As sanctions over Iran’s disputed nuclear program have intensified over the past year, reports have documented the deteriorating humanitarian situation in Iran. Medicine, in particular, is in short supply across the country, with drugs produced in the United States and European Union the most difficult to find.
Currently, Iranian authorities are blaming the international sanctions for the death of 15-year-old hemophiliac Manouchehr Esmaili-Liousi, who died in a hospital in southwestern Iran after his family was unable to find medicine needed to treat his condition. According to Ahmad Ghavidel, the director of Iran’s hemophilia society, 75% of hemophilia drugs are produced in the US and EU.
Both US and EU officials have been at pains to stress that sanctions are not intended to negatively affect the flow of humanitarian goods into Iran. We noted several weeks ago that the Treasury Department’s Office of Foreign Assets Control (OFAC) had loosened restrictions by issuing a general license authorizing exports of medicine and medical devices to Iran. However, despite these authorizations, significant obstacles to conducting such legal trade with Iran remain.
The underlying cause is an increasingly complex web of financial sanctions and regulations which have chilled US and foreign financial institutions’ willingness to handle any funds transfers originating in or relating to Iran, regardless of their legality. Furthermore, due to massive settlements and fines for US sanctions violations levied against financial institutions, the global financial system has made a conscious decision to stay away from any Iran dealings, lest they find themselves on the wrong side of a sanctions enforcement action. In one recent example, HSBC has reportedly set aside more than $1.5 billion to settle claims that it facilitated money laundering by Mexican drug cartels, violating Iran sanctions, and other activities.
Given that the revenue generated by facilitating business, legal or otherwise, with Iran does not outweigh the costs of compliance and liability, many of the world’s banks have elected to turn away all Iran-related business.
While on face value, the new general license authorizations for export of medicine seem to address these concerns, the regulatory changes also present new problems for those wishing to trade with Iran. Banks can no longer rely on a specific license authorization in the form of a hard document detailing the transaction to certify that the funds transfers they are asked to facilitate are allowed. Thus, US banks now have to trust that the transactions for which they are requested to process payments are authorized under the new general licenses. Numerous banks are responding to these increased risks by refusing to facilitate any transaction involving Iran, regardless of whether it might be authorized under the new general license.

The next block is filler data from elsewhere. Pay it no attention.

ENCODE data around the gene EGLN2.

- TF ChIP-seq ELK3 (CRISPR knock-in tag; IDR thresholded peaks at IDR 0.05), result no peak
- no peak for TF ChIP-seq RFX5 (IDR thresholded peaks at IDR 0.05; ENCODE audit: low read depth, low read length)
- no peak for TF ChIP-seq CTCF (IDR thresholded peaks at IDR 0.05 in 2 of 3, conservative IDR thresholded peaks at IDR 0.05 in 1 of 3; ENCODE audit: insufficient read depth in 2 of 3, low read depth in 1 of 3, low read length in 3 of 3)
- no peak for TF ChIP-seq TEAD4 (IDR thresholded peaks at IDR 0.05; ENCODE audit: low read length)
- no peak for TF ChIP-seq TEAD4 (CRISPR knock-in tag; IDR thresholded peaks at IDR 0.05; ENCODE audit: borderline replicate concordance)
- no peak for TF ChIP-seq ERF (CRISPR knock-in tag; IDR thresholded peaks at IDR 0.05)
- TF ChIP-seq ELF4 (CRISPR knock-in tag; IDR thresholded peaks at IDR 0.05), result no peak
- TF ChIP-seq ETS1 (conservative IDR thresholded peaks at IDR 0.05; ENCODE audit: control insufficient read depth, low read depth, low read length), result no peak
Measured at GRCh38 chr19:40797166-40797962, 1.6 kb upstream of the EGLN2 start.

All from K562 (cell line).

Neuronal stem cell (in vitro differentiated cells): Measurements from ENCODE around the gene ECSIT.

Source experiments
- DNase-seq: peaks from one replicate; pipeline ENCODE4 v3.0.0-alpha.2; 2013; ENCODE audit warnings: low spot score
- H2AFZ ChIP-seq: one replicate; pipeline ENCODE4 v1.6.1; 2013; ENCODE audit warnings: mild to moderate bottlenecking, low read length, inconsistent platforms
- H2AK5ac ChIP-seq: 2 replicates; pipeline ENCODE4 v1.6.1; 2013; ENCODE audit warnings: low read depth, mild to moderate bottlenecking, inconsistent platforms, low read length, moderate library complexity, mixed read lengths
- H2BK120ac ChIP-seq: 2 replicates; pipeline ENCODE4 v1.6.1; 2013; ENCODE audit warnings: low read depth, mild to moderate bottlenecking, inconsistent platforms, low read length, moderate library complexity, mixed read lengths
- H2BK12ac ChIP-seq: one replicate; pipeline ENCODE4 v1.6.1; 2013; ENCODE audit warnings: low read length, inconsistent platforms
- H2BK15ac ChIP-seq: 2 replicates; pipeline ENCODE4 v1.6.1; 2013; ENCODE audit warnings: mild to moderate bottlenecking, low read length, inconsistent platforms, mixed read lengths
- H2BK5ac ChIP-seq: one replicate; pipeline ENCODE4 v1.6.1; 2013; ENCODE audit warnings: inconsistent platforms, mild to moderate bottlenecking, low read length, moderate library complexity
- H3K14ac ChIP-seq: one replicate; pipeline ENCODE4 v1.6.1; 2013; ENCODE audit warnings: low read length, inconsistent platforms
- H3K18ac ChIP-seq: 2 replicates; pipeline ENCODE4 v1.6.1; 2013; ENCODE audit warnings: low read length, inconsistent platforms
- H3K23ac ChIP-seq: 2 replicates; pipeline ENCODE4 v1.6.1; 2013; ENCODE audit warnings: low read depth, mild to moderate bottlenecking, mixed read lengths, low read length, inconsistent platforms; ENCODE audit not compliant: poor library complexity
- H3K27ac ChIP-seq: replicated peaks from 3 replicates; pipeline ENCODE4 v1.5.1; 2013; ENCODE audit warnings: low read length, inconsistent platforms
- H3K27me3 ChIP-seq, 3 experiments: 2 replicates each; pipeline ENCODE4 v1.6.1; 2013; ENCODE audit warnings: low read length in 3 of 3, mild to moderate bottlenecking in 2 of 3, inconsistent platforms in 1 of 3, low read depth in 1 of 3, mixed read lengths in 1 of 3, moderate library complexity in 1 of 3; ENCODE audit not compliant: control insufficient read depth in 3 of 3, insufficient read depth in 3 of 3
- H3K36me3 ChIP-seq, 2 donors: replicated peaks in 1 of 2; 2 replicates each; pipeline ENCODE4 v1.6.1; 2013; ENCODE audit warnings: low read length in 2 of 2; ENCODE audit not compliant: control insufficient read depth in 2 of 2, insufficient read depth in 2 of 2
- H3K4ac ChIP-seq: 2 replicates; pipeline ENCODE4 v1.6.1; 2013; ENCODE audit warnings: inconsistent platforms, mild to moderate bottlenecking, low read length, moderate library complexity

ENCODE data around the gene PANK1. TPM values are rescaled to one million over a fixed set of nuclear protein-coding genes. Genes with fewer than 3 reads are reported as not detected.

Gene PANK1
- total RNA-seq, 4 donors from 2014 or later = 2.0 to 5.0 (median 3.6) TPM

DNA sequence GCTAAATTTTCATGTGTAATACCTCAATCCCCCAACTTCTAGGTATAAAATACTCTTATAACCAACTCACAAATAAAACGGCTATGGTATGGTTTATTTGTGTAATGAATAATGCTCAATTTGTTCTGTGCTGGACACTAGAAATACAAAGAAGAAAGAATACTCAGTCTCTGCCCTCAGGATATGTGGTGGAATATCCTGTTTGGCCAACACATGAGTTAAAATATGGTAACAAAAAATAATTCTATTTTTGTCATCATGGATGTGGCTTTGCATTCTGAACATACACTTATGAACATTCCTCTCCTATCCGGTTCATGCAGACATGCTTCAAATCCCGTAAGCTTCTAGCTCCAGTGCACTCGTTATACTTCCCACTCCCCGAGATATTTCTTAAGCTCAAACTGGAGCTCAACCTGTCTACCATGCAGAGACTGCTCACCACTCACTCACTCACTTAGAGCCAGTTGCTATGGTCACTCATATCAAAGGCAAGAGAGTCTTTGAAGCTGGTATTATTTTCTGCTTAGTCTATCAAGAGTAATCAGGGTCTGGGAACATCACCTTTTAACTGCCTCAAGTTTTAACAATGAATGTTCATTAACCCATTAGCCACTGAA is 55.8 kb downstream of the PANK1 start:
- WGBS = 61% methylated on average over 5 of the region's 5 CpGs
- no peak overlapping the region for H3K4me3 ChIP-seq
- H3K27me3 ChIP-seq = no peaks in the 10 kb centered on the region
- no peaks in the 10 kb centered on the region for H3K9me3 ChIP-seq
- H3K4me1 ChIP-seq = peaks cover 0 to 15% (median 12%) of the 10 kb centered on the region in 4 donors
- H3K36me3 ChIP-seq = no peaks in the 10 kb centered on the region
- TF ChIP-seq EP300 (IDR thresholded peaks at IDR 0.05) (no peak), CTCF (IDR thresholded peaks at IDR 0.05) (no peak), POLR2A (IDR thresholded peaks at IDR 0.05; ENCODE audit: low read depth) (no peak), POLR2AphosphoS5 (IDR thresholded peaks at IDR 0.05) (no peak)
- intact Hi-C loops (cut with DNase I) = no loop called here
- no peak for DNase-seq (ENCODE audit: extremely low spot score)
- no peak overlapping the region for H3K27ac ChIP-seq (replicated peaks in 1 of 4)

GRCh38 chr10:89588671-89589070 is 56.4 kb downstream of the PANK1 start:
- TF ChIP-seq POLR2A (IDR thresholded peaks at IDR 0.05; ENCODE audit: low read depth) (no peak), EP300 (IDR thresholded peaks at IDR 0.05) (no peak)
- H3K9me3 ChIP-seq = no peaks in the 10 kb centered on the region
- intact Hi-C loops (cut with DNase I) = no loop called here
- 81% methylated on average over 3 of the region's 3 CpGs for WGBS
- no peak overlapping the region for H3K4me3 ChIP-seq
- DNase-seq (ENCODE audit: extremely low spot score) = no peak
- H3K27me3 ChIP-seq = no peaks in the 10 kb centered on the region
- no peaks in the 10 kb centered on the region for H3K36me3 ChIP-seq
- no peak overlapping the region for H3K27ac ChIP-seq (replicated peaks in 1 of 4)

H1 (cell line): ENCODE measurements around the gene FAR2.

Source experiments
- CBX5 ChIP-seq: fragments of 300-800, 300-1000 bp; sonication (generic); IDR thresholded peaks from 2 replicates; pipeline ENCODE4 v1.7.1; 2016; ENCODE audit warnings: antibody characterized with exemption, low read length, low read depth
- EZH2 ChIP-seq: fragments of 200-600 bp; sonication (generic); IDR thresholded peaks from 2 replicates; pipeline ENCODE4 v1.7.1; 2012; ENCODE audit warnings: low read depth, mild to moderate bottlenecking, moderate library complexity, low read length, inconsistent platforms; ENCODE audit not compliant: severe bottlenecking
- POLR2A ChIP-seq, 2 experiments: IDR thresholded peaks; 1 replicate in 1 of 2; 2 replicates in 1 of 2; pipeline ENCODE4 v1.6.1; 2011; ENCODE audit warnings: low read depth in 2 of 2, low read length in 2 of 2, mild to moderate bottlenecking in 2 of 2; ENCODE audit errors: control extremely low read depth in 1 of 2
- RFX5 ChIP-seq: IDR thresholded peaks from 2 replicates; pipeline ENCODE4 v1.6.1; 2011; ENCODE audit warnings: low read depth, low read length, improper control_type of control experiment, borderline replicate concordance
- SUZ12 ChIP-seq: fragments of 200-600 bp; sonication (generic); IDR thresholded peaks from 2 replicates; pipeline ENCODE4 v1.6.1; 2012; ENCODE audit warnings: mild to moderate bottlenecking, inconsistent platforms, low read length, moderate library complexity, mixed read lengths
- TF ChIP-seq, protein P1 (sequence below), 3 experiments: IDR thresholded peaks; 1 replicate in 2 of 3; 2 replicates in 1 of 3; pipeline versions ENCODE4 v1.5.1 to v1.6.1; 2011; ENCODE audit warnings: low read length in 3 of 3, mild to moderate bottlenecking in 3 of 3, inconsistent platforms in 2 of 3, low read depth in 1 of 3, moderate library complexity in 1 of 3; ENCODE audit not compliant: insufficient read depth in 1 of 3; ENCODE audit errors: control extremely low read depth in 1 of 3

The decision of the world’s banks to turn away exports of medicine to Iran is playing out in the larger geopolitical struggle between Iran and the West. In an interview on Iran’s state news agency, Ghavidel blasted the United States and the EU for failing to ensure vital medical supplies reach Iran. “If they really think that medicine is not blacklisted by sanctions, they should let the Iranian government know of the safe way to access them.”
Despite Iran’s attempts to paint the West as solely liable for the deteriorating humanitarian situation, responsibility for medicine shortages may not entirely be a direct result of sanctions. There have been some indications that the Iranian government has not provided importers with the foreign exchange necessary to purchase foreign medicine, thereby adding to the disruption of medicine to Iran.
Nevertheless, it is important to remember the words of Stuart Levey, the former Treasury undersecretary for terrorism and financial intelligence who wrote in 2010 that “no credible observer believes that the export of a modest amount of food, medicine and other humanitarian items undermines our ability to pressure the Iranian regime.”
At this juncture, the Obama administration should strongly consider measures to make banks feel more comfortable processing transactions necessary for humanitarian trade, ensuring that any lack of medicine reaching Iran is not the fault of the United States or its policies. There have been rumors of various proposals intended to resolve some of the issues surrounding payments for humanitarian goods being presented to the administration over the past several months. However, at the moment it is unclear if any changes are forthcoming.
Regardless of how the administration tackles this issue, one thing is clear: assurances will have to be provided to the banks processing transactions related to humanitarian trade with Iran that they will not be penalized for participating in those transactions, or the US government’s best efforts to resolve these issues will be for naught.
This article appeared originally in al-Monitor.